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Ever wonder why Mass. bridges are lit with different colors?

Charmed by the changing displays, a newcomer to the state decided to find out what was behind the varying spectrum of hues.

The Leonard P. Zakim Memorial Bridge glows blue at dusk.John Tlumacki

When I first moved to Boston, I would spend most evenings taking a walk. It was winter during the pandemic, and I was craving some sort of light. I found it in the Leonard P. Zakim Memorial Bridge. Some nights the cables would shine a bright blue, another night a grassy green. I always wondered: What do the colors represent?

The colors that glow on any given night from some of Massachusetts’ most famous bridges — the Zakim in Charlestown, the Longfellow in Cambridge, the Fore River in Quincy, and the Burns in Worcester — are often chosen by residents who submit a special request to the Massachusetts Department of Transportation. Fewer than 200 bridges across the country change color in response to lighting requests — the Mid-Hudson Bridge in New York and the I-35W Bridge in Minnesota are two that do. But Massachusetts permits any individual or organization to request a change to the lights’ colors for any reason that isn’t personal or political.


While the weather beacon atop Boston’s Hancock building glows with different colors depending on the forecast — or in the event of a Red Sox championship — the bridge colors are intended to shine a light of recognition on different causes.

Lindsey Daman, who lives in Boston and is an operations manager for Bluebike, wanted to light the bridges for ALS Awareness Month, which is represented by the color red. “I know it can be very hopeless and helpless with ALS in your life,” says Daman, whose father was recently diagnosed with the disease. “The idea that these iconic features could be lit up to raise awareness, even for that one night, felt like a little beacon of hope.” Daman described the feeling of driving over the red-lit Zakim on her way home from work on May 3 and taking photos of the red-lit Longfellow: “It was really important for me to be able to send those photos to my dad,” she says. “I just wanted him to be proud of me.”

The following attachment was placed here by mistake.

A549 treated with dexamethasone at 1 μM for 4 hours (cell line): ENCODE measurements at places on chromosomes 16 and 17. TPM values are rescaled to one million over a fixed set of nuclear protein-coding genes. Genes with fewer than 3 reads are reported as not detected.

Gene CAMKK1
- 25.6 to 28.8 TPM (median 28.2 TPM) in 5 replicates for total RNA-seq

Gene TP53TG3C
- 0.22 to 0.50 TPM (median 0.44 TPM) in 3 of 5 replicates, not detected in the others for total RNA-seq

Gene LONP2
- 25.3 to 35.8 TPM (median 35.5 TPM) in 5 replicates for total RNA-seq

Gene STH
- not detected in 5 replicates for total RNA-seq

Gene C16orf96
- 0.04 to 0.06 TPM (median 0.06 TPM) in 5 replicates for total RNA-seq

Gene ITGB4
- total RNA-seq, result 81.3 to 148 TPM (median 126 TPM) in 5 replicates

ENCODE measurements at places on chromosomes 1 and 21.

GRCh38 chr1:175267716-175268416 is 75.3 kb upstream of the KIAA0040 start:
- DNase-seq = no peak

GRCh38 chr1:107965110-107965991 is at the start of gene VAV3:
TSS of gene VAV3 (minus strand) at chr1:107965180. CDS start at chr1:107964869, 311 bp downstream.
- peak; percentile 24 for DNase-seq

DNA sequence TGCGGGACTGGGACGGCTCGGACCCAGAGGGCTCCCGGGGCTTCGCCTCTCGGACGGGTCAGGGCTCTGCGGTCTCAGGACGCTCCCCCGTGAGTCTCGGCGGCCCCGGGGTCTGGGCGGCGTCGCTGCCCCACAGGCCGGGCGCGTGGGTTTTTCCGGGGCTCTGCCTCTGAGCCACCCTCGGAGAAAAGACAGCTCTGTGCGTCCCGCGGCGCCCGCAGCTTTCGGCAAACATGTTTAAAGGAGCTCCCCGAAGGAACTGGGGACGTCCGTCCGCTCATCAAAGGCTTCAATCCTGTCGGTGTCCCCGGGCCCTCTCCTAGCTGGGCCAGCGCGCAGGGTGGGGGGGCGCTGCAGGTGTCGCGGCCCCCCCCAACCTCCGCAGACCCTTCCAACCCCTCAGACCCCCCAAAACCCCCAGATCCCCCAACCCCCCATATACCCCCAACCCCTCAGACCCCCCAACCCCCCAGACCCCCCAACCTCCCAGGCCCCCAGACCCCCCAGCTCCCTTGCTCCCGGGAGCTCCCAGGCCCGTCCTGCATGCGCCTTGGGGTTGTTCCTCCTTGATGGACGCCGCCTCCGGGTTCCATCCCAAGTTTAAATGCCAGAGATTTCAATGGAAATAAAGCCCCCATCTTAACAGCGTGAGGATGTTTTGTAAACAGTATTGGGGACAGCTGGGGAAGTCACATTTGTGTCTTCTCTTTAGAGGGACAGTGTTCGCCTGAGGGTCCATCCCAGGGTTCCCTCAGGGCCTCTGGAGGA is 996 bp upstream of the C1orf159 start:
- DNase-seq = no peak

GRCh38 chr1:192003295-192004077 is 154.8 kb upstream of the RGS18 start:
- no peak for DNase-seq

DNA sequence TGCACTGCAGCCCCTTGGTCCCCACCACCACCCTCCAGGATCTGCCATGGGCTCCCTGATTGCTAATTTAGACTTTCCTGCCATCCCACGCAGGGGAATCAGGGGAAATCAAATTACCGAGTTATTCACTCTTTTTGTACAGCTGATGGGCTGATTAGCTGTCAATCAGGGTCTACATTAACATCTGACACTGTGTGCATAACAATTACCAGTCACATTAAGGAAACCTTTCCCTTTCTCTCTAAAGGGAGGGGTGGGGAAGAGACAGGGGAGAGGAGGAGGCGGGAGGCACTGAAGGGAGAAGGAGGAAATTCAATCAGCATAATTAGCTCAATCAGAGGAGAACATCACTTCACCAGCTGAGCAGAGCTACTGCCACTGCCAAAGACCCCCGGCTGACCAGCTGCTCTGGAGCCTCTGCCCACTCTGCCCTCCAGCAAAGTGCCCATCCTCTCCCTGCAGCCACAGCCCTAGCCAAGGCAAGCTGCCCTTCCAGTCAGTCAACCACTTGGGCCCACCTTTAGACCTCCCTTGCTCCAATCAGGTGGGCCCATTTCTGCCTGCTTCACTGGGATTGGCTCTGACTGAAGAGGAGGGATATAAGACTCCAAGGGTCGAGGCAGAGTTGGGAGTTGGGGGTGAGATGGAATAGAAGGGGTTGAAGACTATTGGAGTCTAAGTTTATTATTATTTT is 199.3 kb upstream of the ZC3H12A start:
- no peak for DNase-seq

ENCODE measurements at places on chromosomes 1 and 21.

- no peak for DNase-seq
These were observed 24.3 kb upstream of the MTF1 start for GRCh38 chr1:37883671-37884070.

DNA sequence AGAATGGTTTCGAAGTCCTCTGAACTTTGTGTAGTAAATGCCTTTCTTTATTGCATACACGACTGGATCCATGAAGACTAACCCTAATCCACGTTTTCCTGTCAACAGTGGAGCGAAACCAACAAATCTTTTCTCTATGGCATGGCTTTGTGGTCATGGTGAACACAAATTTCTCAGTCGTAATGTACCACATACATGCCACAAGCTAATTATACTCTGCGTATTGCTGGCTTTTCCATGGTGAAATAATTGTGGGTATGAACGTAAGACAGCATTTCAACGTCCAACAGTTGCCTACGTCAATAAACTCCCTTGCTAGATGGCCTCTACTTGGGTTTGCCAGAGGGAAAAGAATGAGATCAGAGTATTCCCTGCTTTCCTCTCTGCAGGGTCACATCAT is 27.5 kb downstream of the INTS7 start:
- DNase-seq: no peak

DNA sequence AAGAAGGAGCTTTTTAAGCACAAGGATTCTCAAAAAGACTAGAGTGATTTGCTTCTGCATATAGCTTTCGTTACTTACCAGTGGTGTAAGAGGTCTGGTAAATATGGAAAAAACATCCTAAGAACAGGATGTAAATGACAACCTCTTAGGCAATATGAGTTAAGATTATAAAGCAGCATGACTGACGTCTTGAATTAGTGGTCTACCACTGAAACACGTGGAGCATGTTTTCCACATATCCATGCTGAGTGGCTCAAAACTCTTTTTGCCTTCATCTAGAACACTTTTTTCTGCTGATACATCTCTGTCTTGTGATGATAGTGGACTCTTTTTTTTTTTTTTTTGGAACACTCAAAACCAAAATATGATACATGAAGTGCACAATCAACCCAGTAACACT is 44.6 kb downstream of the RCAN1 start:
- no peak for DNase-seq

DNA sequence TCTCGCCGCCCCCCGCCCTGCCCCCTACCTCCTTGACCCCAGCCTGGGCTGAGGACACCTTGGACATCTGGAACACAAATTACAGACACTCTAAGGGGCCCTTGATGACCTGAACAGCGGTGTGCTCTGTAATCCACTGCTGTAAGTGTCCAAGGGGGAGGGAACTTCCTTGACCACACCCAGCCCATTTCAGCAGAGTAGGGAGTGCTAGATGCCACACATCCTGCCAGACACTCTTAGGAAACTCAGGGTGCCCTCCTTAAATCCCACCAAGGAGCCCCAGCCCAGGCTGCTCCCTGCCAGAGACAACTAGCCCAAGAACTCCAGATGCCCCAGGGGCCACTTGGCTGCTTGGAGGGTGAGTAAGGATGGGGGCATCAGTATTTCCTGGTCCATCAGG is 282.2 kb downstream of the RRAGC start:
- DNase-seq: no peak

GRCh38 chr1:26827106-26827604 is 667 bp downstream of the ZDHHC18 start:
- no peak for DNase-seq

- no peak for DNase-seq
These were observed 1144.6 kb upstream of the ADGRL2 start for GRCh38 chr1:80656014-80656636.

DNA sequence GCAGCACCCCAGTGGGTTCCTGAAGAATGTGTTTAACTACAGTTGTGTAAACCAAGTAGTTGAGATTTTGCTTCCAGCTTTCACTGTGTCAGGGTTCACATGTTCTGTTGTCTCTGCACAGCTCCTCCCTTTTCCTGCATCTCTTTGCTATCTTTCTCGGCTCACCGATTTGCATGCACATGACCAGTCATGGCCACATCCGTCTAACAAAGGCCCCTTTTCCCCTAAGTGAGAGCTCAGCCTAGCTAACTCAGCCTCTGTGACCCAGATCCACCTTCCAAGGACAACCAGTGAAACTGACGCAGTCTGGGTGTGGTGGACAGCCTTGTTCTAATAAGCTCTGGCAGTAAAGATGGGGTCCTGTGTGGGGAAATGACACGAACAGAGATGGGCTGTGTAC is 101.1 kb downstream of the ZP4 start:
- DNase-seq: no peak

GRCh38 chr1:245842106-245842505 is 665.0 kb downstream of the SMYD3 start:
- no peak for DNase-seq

Caitlin McDonough founded The Adeno Project to advocate for patients with adenomyosis, a condition that causes endometrial tissue to grow into the uterine wall. McDonough submitted a request to light the bridges purple, the color of the adenomyosis awareness ribbon, on the last day of April, which is Adenomyosis Awareness Month. “Adenomyosis can cause debilitating pain, yet it is rarely spoken about,” McDonough says, citing the stigma around discussing pelvic discomfort. “It really made me emotional thinking that maybe someone would Google why the bridges were purple tonight and come across my social media page, and that content would reach someone who may have adenomyosis and not yet heard that word.”

Heidi Edwards lost her sisters, Heather and Holly, to ALSP, a rare and debilitating neurological disease caused by a genetic mutation. “It’s a very tragic story,” Edwards says, “but they would want me to keep moving forward, pushing to find a cure to save their kids and our other family members.” In her sisters’ honor, Edwards founded the Sisters’ Hope Foundation and hosted the first ALSP Awareness Month with the theme “bridging the gap.” When it came time to pick a venue for the kickoff, she thought that lighting the bridges near Cambridge, where her foundation works with the biotech firm Vigil Neuroscience in search of a treatment, would be perfect.


Edwards recalls sitting in the foundation’s office with a colleague when they got the email reporting that the Department of Transportation had approved their request. “She had tears in her eyes,” Edwards says. “It was the feeling of knowing that someone is acknowledging ALSP is an important cause to raise awareness for.” On the evening of March 1, Edwards, surrounded by her family and others whose lives have been affected by ALSP, watched as the sun set and the Zakim’s lights glowed pink and purple, the colors Edwards chose to represent awareness of the disease. “Seeing the bridge lit up, I immediately thought of my sisters,” Edwards says. “I know that they were looking down on me and they are so proud of what I’ve done.”

Marin Langlieb is a freelance writer and chief of staff at the health care startup Guided Clinical Solutions. Follow her on Twitter @mlanglieb.